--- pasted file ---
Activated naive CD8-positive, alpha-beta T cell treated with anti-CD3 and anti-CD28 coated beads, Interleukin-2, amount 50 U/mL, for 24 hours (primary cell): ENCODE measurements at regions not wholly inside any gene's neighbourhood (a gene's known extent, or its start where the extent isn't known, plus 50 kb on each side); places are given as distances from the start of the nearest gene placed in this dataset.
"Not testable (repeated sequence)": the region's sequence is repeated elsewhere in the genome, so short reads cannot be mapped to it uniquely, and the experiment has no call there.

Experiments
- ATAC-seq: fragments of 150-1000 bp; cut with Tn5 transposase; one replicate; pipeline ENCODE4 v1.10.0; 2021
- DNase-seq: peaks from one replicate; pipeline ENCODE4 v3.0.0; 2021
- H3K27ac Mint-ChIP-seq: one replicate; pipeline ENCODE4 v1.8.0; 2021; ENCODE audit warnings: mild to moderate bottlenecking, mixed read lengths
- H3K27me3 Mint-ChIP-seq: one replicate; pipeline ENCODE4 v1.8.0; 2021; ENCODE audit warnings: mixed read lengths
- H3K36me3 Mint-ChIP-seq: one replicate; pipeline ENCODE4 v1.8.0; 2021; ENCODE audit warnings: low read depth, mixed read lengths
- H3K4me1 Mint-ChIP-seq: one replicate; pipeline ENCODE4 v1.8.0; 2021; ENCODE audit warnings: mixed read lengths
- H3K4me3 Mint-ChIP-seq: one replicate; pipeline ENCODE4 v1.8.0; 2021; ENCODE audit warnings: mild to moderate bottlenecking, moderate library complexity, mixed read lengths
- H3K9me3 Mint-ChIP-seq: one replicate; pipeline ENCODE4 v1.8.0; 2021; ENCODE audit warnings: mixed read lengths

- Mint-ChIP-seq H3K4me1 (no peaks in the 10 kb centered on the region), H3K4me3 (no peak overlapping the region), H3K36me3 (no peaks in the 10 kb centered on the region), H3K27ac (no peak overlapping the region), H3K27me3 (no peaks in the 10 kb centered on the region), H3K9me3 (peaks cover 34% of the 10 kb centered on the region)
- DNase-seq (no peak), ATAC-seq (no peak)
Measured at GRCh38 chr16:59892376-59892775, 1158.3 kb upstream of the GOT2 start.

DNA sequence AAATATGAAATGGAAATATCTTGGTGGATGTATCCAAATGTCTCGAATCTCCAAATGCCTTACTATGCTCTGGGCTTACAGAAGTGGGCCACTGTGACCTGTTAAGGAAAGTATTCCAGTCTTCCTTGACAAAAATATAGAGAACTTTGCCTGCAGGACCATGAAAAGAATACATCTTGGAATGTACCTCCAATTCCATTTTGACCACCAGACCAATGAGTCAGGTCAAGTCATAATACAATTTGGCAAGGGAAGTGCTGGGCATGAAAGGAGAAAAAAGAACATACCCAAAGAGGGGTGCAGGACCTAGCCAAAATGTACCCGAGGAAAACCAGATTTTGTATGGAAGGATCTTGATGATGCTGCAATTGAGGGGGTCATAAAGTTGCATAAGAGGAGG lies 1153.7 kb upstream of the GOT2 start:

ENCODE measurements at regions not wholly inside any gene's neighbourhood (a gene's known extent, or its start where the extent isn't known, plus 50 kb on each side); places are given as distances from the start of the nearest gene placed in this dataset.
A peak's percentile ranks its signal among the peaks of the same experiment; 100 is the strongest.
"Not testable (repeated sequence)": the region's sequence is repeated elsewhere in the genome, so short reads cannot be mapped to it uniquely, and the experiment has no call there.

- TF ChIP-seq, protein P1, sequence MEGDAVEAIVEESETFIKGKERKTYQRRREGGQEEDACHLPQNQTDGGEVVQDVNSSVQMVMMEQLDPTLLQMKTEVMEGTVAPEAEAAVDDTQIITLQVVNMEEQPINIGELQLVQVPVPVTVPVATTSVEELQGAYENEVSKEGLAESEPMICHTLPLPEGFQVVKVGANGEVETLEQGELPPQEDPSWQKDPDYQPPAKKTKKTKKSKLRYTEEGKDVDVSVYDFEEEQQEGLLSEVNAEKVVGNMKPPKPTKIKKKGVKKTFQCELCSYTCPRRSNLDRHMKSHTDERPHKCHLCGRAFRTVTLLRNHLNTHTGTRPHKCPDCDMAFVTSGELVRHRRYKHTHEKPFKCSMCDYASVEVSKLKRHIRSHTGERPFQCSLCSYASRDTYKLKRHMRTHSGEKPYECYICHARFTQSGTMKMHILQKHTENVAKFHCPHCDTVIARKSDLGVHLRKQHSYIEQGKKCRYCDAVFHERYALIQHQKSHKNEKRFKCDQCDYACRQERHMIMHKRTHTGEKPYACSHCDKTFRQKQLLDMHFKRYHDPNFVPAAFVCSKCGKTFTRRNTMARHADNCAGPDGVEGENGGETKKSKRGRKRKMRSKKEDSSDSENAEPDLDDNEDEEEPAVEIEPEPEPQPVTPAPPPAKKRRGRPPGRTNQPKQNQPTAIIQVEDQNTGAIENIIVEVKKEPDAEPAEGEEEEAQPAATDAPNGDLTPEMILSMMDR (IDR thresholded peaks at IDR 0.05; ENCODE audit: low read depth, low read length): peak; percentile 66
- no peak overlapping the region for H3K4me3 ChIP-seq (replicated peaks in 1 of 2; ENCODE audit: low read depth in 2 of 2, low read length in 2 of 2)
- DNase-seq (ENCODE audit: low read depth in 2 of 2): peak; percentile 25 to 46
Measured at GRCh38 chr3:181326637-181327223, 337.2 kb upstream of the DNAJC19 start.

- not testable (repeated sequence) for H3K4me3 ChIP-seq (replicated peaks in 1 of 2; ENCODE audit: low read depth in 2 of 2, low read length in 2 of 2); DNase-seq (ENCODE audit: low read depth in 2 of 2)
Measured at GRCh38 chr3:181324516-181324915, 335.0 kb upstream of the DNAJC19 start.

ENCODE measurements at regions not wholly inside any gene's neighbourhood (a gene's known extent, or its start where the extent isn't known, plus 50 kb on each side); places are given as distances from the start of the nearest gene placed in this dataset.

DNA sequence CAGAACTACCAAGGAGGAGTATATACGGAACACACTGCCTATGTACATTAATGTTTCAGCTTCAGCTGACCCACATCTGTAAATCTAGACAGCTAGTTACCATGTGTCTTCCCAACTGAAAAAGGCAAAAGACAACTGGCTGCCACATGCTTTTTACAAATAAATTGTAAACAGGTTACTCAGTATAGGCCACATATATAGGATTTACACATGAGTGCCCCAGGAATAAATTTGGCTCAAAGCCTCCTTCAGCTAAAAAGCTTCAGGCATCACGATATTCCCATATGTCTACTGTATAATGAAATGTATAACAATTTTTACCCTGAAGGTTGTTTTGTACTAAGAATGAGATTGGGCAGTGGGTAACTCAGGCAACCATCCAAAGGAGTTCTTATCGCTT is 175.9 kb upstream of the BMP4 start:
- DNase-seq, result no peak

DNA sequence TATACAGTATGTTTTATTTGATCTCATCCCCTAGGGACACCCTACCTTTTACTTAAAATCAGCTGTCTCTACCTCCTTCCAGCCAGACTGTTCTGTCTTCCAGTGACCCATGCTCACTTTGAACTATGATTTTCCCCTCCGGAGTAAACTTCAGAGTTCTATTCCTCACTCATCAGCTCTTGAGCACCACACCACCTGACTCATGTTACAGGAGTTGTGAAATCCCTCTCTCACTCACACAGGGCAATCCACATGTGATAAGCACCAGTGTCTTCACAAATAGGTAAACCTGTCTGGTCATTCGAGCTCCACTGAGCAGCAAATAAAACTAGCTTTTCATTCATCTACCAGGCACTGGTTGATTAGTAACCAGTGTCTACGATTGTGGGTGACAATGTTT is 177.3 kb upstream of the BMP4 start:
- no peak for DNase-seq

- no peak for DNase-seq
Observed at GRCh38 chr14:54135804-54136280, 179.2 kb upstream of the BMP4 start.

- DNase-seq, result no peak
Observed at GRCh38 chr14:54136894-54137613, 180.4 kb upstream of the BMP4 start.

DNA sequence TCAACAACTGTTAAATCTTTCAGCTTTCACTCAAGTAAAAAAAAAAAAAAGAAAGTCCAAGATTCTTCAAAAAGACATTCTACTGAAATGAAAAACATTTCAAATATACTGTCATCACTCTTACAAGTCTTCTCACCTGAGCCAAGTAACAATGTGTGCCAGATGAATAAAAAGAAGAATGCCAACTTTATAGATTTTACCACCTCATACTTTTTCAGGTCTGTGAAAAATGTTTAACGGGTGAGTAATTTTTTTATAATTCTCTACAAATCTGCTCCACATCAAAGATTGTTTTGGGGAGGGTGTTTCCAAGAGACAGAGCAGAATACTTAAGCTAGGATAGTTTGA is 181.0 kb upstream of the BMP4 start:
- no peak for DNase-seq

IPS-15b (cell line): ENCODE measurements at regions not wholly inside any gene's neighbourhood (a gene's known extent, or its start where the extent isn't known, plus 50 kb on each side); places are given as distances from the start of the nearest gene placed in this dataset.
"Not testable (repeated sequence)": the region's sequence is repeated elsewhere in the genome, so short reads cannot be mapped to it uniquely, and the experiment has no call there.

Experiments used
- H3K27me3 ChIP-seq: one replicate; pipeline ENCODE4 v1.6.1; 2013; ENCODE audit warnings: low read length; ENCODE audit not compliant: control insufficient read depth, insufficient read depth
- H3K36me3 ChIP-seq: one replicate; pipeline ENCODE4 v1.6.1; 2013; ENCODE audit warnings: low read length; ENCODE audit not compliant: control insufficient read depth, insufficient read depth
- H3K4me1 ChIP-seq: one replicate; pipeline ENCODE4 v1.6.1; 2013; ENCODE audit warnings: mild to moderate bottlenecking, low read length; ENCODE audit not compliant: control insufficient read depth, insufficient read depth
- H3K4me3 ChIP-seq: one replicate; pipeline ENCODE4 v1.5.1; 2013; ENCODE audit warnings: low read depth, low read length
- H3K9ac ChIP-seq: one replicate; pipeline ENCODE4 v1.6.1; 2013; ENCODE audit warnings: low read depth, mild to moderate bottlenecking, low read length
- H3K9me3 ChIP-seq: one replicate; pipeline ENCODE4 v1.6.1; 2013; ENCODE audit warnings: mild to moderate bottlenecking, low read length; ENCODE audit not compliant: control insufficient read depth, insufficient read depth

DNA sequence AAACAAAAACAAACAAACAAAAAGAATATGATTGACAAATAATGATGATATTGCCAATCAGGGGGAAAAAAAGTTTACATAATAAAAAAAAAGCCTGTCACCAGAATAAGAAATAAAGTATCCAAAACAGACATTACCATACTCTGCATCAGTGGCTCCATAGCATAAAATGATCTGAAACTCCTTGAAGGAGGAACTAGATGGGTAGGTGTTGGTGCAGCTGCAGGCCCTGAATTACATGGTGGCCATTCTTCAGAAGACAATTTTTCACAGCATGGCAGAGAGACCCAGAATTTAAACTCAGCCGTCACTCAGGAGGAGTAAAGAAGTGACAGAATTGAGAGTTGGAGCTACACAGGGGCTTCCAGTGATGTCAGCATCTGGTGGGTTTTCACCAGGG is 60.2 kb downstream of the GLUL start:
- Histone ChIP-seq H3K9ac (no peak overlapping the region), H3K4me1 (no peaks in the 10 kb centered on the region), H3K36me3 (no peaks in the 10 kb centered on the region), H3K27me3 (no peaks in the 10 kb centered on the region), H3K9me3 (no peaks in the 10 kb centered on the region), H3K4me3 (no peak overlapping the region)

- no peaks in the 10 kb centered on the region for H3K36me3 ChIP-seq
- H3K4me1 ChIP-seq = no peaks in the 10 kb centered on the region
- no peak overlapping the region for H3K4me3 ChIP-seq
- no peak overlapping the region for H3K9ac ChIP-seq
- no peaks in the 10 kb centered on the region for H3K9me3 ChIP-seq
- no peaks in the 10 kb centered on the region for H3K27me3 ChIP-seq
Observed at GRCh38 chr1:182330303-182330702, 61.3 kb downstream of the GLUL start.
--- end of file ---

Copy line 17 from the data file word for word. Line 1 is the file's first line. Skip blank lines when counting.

A peak's percentile ranks its signal among the peaks of the same experiment; 100 is the strongest.